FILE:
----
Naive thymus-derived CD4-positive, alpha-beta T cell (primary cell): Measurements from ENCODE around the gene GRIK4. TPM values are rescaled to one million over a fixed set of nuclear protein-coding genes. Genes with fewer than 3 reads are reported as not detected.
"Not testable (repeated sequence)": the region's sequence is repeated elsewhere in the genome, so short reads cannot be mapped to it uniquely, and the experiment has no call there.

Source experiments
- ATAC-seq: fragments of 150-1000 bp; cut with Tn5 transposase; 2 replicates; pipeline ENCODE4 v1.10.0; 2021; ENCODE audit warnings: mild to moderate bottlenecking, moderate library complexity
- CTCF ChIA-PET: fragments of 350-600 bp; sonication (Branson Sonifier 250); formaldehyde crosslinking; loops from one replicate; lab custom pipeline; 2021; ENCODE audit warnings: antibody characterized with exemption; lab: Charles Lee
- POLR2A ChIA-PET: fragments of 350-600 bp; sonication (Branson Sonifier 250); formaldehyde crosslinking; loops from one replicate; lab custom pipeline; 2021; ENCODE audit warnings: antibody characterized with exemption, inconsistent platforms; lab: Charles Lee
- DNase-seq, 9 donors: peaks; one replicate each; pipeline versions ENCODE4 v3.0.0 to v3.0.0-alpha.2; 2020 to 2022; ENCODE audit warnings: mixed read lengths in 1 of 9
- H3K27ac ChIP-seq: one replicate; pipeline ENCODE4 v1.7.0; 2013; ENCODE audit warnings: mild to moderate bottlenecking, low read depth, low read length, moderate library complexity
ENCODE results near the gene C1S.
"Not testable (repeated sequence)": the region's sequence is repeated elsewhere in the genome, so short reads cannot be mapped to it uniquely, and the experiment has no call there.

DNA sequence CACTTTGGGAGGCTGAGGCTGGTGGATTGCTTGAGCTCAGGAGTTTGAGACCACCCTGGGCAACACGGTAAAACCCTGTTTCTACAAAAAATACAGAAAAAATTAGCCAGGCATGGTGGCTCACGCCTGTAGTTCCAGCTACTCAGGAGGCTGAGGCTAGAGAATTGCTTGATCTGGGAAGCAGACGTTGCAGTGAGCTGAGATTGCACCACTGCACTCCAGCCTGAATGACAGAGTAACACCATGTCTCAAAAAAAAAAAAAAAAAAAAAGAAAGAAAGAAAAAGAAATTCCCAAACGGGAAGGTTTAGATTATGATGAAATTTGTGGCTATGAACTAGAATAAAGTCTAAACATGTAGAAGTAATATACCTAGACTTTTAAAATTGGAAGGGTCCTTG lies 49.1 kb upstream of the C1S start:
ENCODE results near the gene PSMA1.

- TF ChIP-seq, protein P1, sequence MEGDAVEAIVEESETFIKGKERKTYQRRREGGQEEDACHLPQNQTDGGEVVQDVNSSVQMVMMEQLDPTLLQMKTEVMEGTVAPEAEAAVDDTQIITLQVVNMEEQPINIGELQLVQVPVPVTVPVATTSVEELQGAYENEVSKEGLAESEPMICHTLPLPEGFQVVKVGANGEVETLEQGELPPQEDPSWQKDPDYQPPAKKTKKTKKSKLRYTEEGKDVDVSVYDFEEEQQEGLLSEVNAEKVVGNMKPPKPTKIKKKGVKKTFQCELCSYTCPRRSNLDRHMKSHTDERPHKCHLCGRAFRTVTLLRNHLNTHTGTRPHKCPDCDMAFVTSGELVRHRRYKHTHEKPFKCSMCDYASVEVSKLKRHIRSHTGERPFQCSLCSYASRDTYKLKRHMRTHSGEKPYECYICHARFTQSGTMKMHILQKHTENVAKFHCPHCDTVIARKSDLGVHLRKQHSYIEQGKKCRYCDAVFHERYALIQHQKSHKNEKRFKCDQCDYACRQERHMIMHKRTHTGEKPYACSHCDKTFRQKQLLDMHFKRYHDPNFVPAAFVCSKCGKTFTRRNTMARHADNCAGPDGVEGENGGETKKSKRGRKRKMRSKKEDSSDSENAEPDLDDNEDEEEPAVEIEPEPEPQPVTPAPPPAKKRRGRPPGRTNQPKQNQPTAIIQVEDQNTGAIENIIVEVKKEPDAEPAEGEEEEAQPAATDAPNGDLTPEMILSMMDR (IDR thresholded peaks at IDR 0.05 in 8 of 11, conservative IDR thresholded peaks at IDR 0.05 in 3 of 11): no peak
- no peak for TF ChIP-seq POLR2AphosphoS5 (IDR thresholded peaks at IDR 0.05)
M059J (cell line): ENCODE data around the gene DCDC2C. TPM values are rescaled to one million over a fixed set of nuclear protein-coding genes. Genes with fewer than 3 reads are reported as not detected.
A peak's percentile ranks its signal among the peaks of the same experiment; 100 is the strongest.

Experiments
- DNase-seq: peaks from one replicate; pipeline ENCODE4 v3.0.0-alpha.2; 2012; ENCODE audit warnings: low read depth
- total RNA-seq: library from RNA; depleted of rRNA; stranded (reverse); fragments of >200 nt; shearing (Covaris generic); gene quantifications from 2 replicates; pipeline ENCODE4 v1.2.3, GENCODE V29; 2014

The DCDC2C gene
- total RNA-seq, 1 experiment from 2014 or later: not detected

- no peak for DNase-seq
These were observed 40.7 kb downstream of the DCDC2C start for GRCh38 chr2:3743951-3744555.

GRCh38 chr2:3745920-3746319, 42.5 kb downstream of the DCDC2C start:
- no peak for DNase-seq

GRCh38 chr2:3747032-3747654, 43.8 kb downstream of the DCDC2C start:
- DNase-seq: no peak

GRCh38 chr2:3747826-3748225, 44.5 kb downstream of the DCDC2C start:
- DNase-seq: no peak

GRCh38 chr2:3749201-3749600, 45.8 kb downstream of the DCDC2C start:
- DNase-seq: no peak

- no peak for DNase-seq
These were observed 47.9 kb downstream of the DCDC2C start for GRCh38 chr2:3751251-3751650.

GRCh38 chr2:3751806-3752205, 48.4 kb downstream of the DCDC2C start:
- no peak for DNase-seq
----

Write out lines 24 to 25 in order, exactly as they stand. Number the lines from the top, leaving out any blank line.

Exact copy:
GRCh38 chr2:3745920-3746319, 42.5 kb downstream of the DCDC2C start:
- no peak for DNase-seq